All these groups received financial support from big business. Prominent New Guard supporters included Sir Frederick Stewart, a bus company owner and director of the Sydney Sun newspaper, and the aviators Charles Kingsford Smith and Charles Ulm.
The New Guard’s Finance head was Captain James R. Patrick, of Patrick stevedore and shipping company. He was assisted by F. W. Radford, the managing director of Patrick’s shipping line, Charles MacDonald, head of the Northern (N.S.W.) Collieries Association and Sidney Bennett of the Retailers’ Association.
Its membership was drawn mainly from the wealthy professional middle classes in banking, law and insurance, the Stock Exchange, and the wealthy North Shore and Eastern suburbs of Sydney. Campbell referred to them as “the right-thinking young men of the business and professional classes.”
The New Guard aimed at the “Suppression of any disloyal and immoral elements in government, industrial and social circles.” This meant attacking working class demonstrations and strikes in particular. Campbell had attempted this in August 1925 during the seafarers’ strike.
Stanley Bruce, the conservative Prime Minister, said he wanted a force of scabs to break the strike if the police could not do it.
Campbell and another former military officer handpicked 500 ex-soldiers. But in the end they were not needed. (The same tactic would be used by the Howard Government against the Maritime Union of Australia in the Australian waterfront dispute of 1998. It was a watershed event in Australian industrial relations history, in which the same Patrick Corporation undertook an illegal restructuring of their operations for the purpose of increasing the productivity of their workforce. Scabs especially trained in Dubai were brought on to the waterfront in balaclava and assisted by assault-dogs). Nihil sub sole novum.
What distinguished the New Guard from other right-wing groups was that it aimed to build a para-military organisation capable of physically crushing left-wing demonstrations, political parties and unions. This focussed on building a mass movement of street thugs marked it out as a Fascist group distinct from conventional right-wing parties.
In April 1932 the New Guard organised a riot outside Sydney’s Central Police Station as a trial run for a coup. It went badly. But just over a month later Lang was gone. The Guard, which had close connections with the police, the armed forces and the security apparatus, and the leadership of which read like a who-is-who of the Sydney establishment, had mobilised to bring his government down. As well as a secret military wing, the Guard had an open front organisation of 130,000 members called the All Australia League.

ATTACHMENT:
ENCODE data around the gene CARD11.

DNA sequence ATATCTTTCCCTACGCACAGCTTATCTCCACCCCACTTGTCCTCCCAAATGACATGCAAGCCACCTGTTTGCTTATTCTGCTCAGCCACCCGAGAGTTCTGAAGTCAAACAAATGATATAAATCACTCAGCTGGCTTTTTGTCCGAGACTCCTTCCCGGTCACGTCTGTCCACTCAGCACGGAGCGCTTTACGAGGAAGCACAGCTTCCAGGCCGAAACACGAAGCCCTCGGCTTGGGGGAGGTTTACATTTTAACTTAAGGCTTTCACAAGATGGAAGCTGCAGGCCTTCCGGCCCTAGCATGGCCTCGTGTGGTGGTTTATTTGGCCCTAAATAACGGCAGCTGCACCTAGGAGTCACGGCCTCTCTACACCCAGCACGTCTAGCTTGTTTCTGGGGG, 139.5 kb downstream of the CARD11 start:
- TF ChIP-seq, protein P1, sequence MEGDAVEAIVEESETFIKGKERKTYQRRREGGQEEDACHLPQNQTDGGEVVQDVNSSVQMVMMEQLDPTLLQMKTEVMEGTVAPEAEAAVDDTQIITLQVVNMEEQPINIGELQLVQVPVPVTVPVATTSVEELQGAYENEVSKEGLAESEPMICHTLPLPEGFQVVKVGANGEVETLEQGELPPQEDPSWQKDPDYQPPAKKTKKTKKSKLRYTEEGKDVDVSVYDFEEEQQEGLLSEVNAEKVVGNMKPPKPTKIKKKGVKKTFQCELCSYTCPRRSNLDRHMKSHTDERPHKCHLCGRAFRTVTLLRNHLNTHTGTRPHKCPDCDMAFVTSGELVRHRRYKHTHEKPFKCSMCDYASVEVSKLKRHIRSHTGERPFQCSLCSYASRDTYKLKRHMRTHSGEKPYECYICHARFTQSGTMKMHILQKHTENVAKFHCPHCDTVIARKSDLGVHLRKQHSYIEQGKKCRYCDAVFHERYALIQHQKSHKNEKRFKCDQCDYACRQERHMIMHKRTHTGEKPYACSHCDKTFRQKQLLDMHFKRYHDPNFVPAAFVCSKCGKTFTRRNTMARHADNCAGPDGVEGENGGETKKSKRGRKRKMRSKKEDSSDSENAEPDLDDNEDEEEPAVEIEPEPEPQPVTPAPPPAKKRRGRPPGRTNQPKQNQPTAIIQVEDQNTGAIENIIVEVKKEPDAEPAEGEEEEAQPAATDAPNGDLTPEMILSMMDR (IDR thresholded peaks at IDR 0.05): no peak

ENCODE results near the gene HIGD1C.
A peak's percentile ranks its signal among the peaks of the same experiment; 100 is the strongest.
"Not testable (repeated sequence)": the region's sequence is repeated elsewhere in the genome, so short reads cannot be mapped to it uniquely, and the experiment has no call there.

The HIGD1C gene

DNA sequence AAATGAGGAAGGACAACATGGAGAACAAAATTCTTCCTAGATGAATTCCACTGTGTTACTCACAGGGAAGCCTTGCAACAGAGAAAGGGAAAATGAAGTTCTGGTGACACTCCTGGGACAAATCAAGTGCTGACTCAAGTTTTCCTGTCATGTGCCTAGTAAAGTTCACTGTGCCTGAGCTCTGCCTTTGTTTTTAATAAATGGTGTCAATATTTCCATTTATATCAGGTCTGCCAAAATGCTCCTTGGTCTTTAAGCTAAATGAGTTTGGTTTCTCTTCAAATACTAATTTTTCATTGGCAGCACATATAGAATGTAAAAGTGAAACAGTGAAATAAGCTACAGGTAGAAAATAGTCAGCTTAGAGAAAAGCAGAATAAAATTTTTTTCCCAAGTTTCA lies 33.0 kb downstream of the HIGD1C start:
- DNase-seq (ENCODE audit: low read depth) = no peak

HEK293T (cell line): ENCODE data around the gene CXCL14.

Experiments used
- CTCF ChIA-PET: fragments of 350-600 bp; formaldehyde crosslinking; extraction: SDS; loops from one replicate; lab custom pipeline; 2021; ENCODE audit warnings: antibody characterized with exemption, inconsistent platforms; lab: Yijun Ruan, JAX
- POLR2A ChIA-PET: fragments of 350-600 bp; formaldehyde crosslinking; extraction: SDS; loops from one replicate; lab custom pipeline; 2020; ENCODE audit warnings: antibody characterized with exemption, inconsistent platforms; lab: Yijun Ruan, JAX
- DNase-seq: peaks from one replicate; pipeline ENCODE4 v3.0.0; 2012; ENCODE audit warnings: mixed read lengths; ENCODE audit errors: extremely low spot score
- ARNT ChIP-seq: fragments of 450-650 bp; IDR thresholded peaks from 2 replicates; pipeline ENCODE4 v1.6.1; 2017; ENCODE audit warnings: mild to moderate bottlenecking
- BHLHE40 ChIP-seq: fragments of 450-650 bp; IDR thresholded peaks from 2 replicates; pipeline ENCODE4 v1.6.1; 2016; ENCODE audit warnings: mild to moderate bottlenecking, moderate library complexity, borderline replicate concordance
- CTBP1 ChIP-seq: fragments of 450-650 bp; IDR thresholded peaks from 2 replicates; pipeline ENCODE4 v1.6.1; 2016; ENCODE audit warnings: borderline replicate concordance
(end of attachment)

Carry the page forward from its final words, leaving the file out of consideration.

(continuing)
On the evening of 13 May 1932 Governor Sir Philip Game dismissed Premier Jack Lang – an action which was regarded as unprecedented in Australia politics. (But it was repeated, with the complicity of the monarch in 1975, when Sir John Kerr dismissed the Whitlam Government).
In 1932 a brigade of several hundred New Guardsmen was stationed in the basement of a department store building, several hundred metres from the State Parliament House. They had threatened to march upon Parliament House and stage a coup attempt if Premier Lang would refuse to resign. (An enfeebled trade union leadership could not find the strength quickly and decisively to respond to the coup d’état of 1975).
At Anzac Day parades between 1930 and 1937, Italian Fascists were welcomed to march as a distinct group. Their Fascist salutes provoked no adverse comment in the major newspapers.
Support for Hitler and Mussolini was widespread in establishment circles.
In 1933 the Melbourne Herald ran a series of articles titled “Why I have become a Fascist” by Wilfrid Kent Hughes, a Victorian MP. Kent Hughes came from a well connected Melbourne family. He had been school captain at Melbourne Grammar and Rhodes Scholar at Oxford. He went on to become deputy premier of Victoria. In the 1950s he was a minister in Menzies’ federal Liberal government.
Menzies, Australia’s longest serving prime minister, was glowing in his praise of Nazi Germany. In 1938, when federal attorney general, he visited the Nazified country and enthused about the “really spiritual quality in the willingness of Germans to devote themselves to the service and well being of the state.”
Hitler and Mussolini were viewed as heroes by conservatives because they had crushed the socialist movement and smashed the unions. They had ensured that profits kept rolling in.
Tomorrow: It can’t happen here? (continued)
* In memory of my friends, Professor Bertram Gross and Justice Lionel Murphy.
Dr. Venturino Giorgio Venturini devoted some sixty years to study, practice, teach, write and administer law at different places in four continents. In 1975 he left a law chair in Chicago to join the Trade Practices Commission in Canberra. He may be reached at George.Venturini@bigpond.com.au.
➡️ Part 2